by an online resource. The automated eligibility proof ensures censorship-resistance so that only legitimately affected

individuals can request the removal of corresponding links from

search results. We have conducted comprehensive evaluations of Oblivion, showing that the framework is capable of handling 278 removal requests per second on a standard notebook (2.5 GHz dual core), and is hence suitable for large-scale deployment.



18:17 [Pub][ePrint] A Physical Approach for Stochastic Modeling of TERO-based TRNG, by Patrick HADDAD and Viktor FISCHER and Florent BERNARD and Jean NICOLAI

  Security in random number generation for cryptography is closely related to the entropy rate at the generator output. This rate has to be evaluated using an appropriate stochastic model. The stochastic model proposed in this paper is dedicated to the transition effect ring oscillator (TERO) based true random number generator (TRNG) proposed by Varchola and Drutarovsky in 2010. The advantage and originality of this model is that it is derived from a physical model based on a detailed study and on the precise electrical description of the noisy physical phenomena that contribute to the generation of random numbers. We compare the proposed electrical description with data generated in a 28 nm CMOS ASIC implementation. Our experimental results are in very good agreement with those obtained with both the physical model of TERO\'s noisy behavior and with the stochastic model of the TERO TRNG, which we also confirmed using the AIS 31 test suites.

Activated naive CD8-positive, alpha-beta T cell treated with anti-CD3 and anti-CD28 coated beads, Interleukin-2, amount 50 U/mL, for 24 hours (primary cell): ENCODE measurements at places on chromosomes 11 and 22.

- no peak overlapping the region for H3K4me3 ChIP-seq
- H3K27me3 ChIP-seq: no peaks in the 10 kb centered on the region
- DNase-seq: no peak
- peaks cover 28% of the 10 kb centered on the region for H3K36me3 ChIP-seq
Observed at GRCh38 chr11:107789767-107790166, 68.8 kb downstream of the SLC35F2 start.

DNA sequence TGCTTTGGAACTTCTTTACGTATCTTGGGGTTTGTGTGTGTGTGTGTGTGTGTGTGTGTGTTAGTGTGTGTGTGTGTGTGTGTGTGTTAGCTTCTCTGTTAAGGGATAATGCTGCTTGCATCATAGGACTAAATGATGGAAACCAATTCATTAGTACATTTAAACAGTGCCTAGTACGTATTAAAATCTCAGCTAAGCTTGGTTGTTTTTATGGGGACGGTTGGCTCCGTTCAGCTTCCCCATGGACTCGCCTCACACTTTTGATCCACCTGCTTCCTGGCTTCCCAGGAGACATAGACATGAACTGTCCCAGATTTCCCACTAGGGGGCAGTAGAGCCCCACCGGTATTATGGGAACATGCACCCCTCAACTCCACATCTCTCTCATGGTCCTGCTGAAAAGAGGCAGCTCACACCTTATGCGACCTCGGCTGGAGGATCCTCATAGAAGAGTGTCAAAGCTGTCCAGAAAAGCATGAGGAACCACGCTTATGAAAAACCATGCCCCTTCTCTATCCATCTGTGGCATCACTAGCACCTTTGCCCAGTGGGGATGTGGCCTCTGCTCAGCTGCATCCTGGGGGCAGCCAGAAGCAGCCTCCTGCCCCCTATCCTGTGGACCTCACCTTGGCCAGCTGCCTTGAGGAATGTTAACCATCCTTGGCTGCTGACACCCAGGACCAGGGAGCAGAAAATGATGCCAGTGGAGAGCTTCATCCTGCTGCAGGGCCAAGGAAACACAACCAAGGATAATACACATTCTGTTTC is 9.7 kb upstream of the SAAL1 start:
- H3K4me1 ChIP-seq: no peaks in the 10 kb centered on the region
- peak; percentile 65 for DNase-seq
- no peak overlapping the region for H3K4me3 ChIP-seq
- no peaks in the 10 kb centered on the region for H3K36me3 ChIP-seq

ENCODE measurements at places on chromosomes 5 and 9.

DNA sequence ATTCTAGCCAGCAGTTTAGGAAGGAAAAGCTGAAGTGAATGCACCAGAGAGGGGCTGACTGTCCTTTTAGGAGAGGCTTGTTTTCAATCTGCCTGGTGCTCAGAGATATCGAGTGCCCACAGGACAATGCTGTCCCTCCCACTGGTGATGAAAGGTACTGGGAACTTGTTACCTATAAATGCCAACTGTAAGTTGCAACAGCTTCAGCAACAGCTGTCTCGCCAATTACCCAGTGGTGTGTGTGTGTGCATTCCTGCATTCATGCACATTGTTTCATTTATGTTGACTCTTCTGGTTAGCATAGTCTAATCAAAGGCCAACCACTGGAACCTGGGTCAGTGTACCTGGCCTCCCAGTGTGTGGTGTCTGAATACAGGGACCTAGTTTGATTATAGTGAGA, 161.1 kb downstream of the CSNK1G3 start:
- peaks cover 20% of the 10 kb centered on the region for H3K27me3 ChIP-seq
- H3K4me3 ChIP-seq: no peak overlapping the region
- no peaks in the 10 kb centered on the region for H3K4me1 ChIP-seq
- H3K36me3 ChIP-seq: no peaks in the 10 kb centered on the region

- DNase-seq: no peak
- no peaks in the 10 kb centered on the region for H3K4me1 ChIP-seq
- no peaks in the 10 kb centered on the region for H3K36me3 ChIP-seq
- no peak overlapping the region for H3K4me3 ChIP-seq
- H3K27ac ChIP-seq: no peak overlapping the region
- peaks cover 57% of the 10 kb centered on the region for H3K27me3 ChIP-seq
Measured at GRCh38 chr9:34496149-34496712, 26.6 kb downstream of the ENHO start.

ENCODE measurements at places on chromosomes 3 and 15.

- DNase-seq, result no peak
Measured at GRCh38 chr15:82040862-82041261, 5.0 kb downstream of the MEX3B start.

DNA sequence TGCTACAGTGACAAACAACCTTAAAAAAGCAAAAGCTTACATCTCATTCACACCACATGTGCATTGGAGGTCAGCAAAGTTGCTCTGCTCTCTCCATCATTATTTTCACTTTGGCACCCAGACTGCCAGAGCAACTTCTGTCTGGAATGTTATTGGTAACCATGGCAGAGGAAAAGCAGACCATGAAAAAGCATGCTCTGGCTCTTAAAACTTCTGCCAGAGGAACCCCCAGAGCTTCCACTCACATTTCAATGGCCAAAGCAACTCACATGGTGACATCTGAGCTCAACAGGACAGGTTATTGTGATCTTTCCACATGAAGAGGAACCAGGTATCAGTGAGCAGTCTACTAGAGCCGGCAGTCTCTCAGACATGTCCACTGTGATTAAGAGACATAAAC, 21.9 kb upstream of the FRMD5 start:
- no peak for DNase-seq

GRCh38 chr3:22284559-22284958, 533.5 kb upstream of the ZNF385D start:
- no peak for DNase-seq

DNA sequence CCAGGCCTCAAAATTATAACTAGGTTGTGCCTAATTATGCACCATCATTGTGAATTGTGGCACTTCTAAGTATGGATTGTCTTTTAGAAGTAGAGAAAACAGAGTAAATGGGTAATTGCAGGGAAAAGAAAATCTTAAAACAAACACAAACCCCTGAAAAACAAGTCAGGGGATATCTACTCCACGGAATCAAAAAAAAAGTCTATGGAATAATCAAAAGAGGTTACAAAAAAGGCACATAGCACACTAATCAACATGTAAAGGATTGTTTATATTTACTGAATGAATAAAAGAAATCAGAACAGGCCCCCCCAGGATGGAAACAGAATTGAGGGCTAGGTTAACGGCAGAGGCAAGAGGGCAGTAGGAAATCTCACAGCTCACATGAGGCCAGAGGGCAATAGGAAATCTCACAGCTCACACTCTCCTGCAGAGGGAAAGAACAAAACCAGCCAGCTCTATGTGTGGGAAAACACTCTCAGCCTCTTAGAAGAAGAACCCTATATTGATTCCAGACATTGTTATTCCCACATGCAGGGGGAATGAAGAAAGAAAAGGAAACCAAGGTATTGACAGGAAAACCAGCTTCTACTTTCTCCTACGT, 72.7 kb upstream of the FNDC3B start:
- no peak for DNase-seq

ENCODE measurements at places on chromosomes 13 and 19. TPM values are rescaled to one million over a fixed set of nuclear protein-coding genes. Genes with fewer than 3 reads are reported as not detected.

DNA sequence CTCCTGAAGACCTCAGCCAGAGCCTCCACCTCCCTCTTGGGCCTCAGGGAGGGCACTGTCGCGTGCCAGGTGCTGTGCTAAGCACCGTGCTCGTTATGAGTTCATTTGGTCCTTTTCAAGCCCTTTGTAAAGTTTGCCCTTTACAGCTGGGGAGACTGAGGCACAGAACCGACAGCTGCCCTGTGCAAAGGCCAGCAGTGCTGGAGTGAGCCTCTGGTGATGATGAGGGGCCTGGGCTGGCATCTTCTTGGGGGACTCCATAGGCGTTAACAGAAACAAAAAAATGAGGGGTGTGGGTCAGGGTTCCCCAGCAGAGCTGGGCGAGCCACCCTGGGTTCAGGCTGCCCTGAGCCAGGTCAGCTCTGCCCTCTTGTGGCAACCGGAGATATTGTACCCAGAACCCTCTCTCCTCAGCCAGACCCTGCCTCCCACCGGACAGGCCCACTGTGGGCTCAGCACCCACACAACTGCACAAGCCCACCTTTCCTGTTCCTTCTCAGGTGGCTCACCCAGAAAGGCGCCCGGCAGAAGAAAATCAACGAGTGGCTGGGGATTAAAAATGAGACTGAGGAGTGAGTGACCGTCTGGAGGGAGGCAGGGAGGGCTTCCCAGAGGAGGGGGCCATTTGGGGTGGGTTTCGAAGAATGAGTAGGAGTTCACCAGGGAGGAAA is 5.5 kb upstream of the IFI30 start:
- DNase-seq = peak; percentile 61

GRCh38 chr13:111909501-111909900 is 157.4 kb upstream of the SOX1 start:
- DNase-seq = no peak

18:17 [Pub][ePrint] Disk Encryption: Do We Need to Preserve Length?, by Debrup Chakraborty and Cuauhtemoc Mancillas-Lopez and Palash Sarkar

  In the last one-and-a-half decade there has been a lot of activity towards development of cryptographic techniques for disk

encryption. It has been almost canonised that an encryption scheme suitable for the application of disk encryption must be

length preserving, i.e., it rules out the use of schemes like authenticated encryption where an authentication tag is also

produced as a part of the ciphertext resulting in ciphertexts being longer than the corresponding plaintexts. The notion of

a tweakable enciphering scheme (TES) has been formalised as the appropriate primitive for disk encryption and it has been argued

that they provide the maximum security possible for a tag-less scheme. On the other hand, TESs are less efficient than some

existing authenticated encryption schemes. Also TES cannot provide true authentication as they do not have authentication tags.

In this paper, we analyze the possibility of the use of encryption schemes where length expansion is produced for

the purpose of disk encryption. On the negative side, we argue that nonce based authenticated encryption schemes are not appropriate